Under the EPA regulations, the operator of a facility is generally responsible to compliance with environmental requirements. If a covered vessel is in the care or custody of an entity other than the owner for a period of time (such as being under charter), it is recommended that the agreement specify which party is responsible for compliance with applicable requirements under the VGP.
Vessels that are 300 or more gross tons (GT) as measured under the International Tonnage Convention measurement system or have more than eight cubic meters (2,113 gallons) of ballast water capacity are required to submit a Notice of Intent (NOI) using the EPA’s eNOI system to receive coverage under the permit. Smaller vessels covered by the VGP program are still required to maintain the appropriate records including a copy of the Permit Authorization and Record of Inspection (PARI) form and make it available upon request.
Many of the BMPs may overlap with standard marine practices, making them mandatory. Others are new to most vessels and operators and require incorporation into standard operating procedures. In addition, the VGP program has paperwork aspects that will require special attention. The paperwork aspects are important as they are the means to demonstrate compliance if requested by the EPA or an authorized agent, such as the U.S. Coast Guard.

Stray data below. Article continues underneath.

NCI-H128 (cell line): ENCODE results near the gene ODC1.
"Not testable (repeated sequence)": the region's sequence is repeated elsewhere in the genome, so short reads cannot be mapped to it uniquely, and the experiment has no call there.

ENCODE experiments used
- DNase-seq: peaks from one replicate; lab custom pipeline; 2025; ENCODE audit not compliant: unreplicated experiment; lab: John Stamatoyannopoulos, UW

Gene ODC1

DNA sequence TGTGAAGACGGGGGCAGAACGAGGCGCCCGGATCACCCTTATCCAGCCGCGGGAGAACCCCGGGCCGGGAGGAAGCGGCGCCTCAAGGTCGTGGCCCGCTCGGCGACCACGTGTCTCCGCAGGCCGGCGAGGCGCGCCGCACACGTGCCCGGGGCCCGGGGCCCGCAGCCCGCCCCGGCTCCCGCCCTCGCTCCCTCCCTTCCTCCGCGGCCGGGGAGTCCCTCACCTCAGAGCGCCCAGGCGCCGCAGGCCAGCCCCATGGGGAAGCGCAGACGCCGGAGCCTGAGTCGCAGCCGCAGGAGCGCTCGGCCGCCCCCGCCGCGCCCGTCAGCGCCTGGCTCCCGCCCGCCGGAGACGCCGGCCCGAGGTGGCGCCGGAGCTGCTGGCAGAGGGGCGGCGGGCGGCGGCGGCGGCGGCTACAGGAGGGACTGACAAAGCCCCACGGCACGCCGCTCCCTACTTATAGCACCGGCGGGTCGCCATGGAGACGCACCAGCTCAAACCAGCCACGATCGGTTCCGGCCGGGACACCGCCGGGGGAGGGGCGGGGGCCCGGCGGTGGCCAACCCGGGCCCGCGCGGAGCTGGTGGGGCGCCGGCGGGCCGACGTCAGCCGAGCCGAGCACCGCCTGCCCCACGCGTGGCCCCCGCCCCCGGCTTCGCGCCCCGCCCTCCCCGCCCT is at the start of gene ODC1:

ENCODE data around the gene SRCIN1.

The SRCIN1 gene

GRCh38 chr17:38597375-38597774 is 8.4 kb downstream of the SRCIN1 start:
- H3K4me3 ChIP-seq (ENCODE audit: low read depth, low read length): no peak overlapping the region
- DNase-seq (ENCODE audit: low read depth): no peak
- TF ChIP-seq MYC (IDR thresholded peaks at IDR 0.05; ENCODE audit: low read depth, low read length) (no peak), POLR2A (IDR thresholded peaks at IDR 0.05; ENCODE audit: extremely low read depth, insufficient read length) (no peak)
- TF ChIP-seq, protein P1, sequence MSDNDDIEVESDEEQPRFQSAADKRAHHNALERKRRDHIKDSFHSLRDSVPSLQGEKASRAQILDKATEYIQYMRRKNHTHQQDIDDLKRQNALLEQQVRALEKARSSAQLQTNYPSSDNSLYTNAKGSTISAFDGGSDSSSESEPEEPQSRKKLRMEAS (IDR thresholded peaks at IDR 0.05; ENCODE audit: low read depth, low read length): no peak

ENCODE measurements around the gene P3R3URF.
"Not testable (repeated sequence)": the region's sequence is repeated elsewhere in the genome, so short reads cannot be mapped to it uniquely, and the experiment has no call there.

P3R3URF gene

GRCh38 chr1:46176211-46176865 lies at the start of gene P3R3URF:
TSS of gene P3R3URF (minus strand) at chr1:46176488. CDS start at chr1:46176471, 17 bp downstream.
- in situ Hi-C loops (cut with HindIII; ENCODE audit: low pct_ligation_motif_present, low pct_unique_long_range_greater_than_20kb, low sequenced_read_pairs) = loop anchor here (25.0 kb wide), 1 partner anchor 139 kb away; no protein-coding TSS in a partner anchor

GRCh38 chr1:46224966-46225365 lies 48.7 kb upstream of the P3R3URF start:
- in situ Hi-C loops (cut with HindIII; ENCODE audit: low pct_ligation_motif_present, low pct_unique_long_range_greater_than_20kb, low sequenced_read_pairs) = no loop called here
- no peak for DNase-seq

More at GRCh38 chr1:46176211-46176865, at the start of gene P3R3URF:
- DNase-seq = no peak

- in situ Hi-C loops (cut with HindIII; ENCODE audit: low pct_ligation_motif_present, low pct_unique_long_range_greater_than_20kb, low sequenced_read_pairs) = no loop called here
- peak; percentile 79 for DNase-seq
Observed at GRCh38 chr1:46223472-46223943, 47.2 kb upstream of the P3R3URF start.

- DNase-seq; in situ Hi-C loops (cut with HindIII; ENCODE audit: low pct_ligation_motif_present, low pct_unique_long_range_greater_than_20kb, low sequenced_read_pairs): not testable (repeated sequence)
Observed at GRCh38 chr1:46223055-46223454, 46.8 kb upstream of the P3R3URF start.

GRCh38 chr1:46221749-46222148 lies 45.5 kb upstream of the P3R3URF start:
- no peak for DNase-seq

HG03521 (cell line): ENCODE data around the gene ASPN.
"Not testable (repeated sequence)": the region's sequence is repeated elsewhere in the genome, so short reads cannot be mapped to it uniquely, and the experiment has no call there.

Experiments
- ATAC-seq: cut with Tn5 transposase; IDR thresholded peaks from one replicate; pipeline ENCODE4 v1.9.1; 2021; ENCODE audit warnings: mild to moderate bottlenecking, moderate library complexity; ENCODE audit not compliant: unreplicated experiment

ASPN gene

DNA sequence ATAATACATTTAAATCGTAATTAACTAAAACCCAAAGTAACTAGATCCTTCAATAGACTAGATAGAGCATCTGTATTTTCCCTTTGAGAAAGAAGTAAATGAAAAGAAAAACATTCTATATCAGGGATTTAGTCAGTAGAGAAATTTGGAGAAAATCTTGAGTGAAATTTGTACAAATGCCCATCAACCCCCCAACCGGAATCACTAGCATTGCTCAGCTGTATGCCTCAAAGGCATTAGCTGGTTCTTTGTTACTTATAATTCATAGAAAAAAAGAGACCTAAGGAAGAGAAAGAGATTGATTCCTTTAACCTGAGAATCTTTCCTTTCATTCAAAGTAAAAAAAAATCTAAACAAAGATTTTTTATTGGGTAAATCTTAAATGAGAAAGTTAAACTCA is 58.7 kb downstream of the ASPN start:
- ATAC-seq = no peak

Compliance with the VGP does not relieve entities of compliance with other existing laws and regulations. Other potentially overlapping requirements include, but are not limited to, the following administered by the US Coast Guard: (1) ballast water management; (2) oil pollution prevention; (3) sewage discharge; (4) the Act for the Prevention of Pollution from Ships [implementing MARPOL provisions]; (5) the Oil Pollution Act of 1990 [OPA 90]; and the Clean Hull Act.
Recordkeeping, Reporting & Inspections
Numerous records must be kept to comply with the VGP. These include owner/operator and voyage information, a voyage log, records of any violation of any effluent limit and corrective action taken, a record of routine inspections and any deficiencies or problems found, analytical monitoring results, a log of findings from annual inspections, a record of any specific requirements given to the vessel by the EPA or state/tribal agencies, and additional maintenance, certification, and safety exemption claims.
Certain discharges must always be reported, including ballast water release, spills that endanger health or welfare, spills of oily materials, and a report of annual noncompliance. An annual report is also required for all covered vessels.